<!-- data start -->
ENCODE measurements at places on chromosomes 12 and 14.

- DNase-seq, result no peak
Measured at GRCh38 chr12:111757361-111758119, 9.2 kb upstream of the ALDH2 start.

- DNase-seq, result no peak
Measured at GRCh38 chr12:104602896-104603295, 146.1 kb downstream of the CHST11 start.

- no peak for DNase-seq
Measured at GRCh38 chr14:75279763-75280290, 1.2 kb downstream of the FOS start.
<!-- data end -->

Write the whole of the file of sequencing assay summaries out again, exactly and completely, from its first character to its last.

ENCODE measurements at places on chromosomes 12 and 14.

- DNase-seq, result no peak
Measured at GRCh38 chr12:111757361-111758119, 9.2 kb upstream of the ALDH2 start.

- DNase-seq, result no peak
Measured at GRCh38 chr12:104602896-104603295, 146.1 kb downstream of the CHST11 start.

- no peak for DNase-seq
Measured at GRCh38 chr14:75279763-75280290, 1.2 kb downstream of the FOS start.